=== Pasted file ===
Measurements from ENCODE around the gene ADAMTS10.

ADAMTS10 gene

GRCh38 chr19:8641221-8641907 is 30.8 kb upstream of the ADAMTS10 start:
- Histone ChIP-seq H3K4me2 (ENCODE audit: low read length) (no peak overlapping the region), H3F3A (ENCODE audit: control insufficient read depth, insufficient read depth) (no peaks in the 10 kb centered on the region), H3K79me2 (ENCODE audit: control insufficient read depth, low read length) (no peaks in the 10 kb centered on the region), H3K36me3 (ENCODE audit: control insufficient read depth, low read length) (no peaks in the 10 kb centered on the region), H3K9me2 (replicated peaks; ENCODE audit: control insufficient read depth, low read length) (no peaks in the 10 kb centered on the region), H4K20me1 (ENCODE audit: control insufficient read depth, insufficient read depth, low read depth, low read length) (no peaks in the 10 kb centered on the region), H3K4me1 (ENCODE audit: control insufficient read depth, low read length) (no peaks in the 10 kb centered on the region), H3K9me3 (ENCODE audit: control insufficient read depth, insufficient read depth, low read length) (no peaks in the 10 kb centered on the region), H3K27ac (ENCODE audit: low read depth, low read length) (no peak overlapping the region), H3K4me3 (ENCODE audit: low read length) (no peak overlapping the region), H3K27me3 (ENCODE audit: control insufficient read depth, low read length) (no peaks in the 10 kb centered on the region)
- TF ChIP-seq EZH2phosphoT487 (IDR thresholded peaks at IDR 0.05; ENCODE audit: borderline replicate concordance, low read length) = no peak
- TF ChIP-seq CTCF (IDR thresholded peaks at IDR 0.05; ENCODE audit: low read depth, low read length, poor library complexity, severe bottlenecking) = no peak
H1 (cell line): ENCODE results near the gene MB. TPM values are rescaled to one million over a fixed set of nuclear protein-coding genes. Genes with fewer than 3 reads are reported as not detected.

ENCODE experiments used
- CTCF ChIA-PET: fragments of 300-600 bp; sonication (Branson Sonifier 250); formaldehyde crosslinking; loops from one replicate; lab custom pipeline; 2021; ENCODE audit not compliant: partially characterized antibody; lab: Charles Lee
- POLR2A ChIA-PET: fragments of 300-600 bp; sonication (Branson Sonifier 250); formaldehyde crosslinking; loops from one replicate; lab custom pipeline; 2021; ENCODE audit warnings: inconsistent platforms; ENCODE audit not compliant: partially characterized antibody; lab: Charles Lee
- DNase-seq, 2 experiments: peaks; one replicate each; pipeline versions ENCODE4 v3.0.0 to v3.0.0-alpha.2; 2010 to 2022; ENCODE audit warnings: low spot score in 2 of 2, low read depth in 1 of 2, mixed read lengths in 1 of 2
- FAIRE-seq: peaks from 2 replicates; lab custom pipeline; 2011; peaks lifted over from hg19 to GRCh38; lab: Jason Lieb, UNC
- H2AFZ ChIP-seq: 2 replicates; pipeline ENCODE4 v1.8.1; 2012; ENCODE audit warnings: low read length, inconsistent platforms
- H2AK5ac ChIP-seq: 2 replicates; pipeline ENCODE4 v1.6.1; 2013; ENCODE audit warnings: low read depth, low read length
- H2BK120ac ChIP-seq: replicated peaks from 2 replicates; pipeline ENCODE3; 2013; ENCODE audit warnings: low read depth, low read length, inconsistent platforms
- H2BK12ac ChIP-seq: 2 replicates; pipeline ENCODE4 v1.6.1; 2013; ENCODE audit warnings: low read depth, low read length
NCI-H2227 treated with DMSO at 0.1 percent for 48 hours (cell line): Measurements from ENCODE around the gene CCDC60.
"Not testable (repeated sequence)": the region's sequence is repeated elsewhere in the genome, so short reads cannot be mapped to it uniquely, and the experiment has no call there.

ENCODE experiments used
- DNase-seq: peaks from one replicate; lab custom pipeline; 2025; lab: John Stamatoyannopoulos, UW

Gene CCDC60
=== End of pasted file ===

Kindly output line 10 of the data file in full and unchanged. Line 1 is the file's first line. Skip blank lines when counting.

- POLR2A ChIA-PET: fragments of 300-600 bp; sonication (Branson Sonifier 250); formaldehyde crosslinking; loops from one replicate; lab custom pipeline; 2021; ENCODE audit warnings: inconsistent platforms; ENCODE audit not compliant: partially characterized antibody; lab: Charles Lee